is back on the NBA court, but to see him play basketball again borders on surreal. (Issac Baldizon/NBAE via Getty Images)
• Even for NBA junkies, there's something unmistakably odd about watching Greg Oden play real, honest-to-goodness NBA basketball again. It's a bit foreign, lacking in the electric familiarity that comes in seeing cherished athletes make their long-awaited returns. David Roth captures that experience perfectly in a piece for SB Nation, traveling through the experience of watching Oden, the path of his interrupted basketball career, and -- oddly enough -- the strange world of basketball trading cards:
Oden is still just 25 years old, but those first eight inconsequential minutes with the Heat -- and even his less effective minutes in his second game back -- were a reminder mostly of how much Oden the player had disappeared into abstraction during his time away. It's to the point where Oden doesn't even necessarily come up in the discussions of first overall picks who busted. He's in a special category and is imagined most vividly now in those familiar still photos, grim-faced in some purgatorial gym, limping through the period between the last injury and the next one.
...There is a chance that Greg Oden could play like Greg Oden again. While it would be something like miraculous for his old athleticism to emerge from the wreckage of three microfracture surgeries and one entire presidential term spent away from a difficult game, miraculous has -- in the relatively recent past -- been a word regularly used to describe Oden. It would be a singular and unique achievement, but he has been a singular and unique player.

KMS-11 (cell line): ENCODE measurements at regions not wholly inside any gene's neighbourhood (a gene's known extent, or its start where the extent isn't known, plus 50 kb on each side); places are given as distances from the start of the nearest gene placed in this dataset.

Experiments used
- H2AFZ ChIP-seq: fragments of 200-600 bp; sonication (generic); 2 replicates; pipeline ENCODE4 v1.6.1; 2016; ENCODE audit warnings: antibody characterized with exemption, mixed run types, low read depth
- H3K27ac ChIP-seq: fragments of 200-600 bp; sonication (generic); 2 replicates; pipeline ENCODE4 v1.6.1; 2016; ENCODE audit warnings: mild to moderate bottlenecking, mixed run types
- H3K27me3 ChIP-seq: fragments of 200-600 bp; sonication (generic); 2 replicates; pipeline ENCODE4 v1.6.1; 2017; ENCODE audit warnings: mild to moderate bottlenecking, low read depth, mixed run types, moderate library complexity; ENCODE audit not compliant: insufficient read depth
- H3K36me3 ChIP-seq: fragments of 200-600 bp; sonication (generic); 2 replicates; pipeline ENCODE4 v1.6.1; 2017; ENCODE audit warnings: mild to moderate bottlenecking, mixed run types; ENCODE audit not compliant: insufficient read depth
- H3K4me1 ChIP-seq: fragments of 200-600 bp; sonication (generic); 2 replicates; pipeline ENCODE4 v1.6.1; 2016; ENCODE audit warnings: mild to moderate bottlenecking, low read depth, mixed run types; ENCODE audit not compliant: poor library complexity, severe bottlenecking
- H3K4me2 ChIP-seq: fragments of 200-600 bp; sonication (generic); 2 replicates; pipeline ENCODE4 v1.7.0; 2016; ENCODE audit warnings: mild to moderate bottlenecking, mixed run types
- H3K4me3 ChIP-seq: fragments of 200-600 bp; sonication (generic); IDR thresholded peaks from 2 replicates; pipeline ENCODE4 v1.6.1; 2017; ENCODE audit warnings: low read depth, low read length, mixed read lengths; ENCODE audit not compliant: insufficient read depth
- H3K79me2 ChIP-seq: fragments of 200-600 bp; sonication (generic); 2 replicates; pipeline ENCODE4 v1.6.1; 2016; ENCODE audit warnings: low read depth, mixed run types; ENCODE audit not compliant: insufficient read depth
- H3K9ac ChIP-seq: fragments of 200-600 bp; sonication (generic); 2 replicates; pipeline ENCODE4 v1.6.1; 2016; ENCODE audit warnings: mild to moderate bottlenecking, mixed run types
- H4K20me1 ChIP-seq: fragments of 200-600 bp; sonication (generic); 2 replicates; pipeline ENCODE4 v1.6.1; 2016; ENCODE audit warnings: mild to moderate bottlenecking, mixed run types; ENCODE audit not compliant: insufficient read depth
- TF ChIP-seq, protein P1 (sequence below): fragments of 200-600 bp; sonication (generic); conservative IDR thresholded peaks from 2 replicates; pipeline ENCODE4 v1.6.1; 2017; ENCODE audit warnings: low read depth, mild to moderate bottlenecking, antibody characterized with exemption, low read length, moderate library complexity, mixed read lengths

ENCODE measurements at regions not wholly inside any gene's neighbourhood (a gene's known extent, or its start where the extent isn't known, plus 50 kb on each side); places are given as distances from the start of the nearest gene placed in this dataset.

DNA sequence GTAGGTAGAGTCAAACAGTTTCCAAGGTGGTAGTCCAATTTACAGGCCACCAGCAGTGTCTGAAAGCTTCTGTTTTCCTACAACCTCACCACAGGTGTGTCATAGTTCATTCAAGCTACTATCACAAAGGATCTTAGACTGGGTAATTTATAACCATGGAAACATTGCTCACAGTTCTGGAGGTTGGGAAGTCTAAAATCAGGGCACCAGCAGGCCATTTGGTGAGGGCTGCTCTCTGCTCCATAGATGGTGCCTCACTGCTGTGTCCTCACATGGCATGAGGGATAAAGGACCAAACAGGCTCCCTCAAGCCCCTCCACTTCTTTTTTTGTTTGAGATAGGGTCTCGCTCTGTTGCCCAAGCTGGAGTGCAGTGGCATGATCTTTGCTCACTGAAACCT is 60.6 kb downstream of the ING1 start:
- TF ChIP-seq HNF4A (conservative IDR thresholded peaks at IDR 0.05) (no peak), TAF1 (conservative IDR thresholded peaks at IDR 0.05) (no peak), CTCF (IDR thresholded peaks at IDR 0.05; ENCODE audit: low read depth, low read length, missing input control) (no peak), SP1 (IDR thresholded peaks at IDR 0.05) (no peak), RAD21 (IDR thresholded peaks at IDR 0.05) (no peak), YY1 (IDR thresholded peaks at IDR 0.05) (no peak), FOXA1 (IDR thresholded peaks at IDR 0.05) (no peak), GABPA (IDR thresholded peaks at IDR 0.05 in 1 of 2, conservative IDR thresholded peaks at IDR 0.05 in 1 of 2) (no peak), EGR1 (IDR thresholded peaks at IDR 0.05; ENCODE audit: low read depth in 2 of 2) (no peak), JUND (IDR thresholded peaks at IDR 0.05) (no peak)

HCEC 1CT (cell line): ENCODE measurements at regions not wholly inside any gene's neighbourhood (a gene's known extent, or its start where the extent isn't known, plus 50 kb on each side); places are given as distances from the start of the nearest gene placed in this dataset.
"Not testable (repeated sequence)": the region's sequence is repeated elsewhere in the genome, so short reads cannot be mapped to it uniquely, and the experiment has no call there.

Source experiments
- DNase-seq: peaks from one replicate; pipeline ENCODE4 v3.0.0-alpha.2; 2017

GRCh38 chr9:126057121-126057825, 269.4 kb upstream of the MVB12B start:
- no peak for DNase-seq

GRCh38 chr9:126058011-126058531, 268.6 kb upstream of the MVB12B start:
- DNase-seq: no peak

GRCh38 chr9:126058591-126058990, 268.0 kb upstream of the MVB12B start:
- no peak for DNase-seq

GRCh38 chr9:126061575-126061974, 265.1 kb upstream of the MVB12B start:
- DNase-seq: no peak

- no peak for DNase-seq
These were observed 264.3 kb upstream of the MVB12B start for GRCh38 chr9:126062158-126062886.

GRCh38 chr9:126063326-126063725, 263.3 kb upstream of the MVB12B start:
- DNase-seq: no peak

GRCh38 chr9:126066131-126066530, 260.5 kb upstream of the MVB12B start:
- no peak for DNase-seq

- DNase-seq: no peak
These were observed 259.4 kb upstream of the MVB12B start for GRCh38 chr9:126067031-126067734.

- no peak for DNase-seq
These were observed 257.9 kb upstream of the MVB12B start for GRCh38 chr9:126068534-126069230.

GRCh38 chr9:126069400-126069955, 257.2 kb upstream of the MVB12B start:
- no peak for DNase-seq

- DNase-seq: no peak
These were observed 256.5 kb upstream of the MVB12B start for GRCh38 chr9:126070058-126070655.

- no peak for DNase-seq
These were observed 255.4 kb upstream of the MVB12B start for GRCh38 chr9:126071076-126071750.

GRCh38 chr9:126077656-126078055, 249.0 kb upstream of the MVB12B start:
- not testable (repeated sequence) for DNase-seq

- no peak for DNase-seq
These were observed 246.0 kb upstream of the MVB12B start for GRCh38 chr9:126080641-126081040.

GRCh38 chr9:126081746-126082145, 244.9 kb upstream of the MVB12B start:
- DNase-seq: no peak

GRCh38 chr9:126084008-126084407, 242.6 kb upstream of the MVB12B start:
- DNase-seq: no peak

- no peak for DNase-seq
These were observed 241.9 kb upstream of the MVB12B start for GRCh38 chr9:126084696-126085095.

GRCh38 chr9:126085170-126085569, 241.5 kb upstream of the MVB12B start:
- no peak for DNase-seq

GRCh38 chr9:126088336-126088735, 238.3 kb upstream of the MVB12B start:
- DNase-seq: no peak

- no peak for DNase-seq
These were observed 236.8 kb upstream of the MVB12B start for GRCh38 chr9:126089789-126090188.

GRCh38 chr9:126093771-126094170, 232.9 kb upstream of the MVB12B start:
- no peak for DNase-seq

But it's likelier that, if he can play long enough and well enough, we'll get to know a new Oden. When Oden's body first started to break, it became clear that he would not be the sort of first overall pick who gives fans what Kevin Durant does -- the fantasy of athletic effortlessness and grace without flaw, without range or limit. It's worth remembering that Oden was, when he was whole, absolutely that good, and his abilities made the game seem every bit as easy and light as Durant's do. But then it's worth forgetting about that, because Oden's future in basketball, if his body finally allows him to claim it, is as a more complicated and human thing. He is and likely will remain a player who shows us not how easy this difficult game can look, but who reminds us how surpassingly difficult it can be. As strange as it must have been for Oden to "get big," circumstance and fragile flesh have made him small.
• Kyle O'Quinn hasn't logged all that many minutes against quality competition this season, but seems to do good, helpful things for the Magic whenever he takes the court. Over at Orlando Pinstriped Post, Ty Lashbrook makes the case that O'Quinn should see more regular time in a playing rotation that's already quite crowded.
• Nothing can stop Josh Smith...from gunning toward the worst three-point shooting marks in NBA history.
• What a good egg you are, Ricky Rubio.
• Zach Lowe laid out his full All-Star rosters for Grantland, and Indiana's Lance Stephenson -- who has garnered some noticeable All-Star buzz in recent weeks -- was not included: